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As Canberra's raison d'etre, Parliament House is the thing most visitors to the city want to have a gander at. Opened in 1988, new Parliament House (as it's commonly known, to distinguish it from the old Parliament House) is a marble lined monstrosity squatting at the apex of the Parliamentary Triangle. Built into the hill, the roof of the house is lined with grass to make it blend in. In true Australian tradition, the grass is imported lawn mix, which requires gargantuan quantities of water and weedkiller to keep it green and glowing. The interior of the house is rather impressive - each of its major sections is lined with Australian timbers, and it is littered with over 3000 art works bought or commissioned from Australian artists.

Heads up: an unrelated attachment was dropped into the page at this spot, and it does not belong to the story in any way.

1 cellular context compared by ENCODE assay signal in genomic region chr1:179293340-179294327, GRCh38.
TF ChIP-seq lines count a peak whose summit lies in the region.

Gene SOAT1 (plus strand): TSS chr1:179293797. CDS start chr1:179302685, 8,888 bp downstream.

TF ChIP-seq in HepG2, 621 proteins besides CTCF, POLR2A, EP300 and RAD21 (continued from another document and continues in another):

Visitors can wander around the public areas of the house, including the House of Representatives and the Senate, though you may have to make a booking if something particularly juicy is being debated. There are free guided tours of the building on non-sitting days.
Old Parliament House, further down the hill towards the lake, was the seat of government from 1927 until 1988. Far more modest than its succesor, the old house resembles a slightly sprawling wedding cake. You can take a tour of the building or wander its pleasant grounds. The house is also home to the National Portrait Gallery.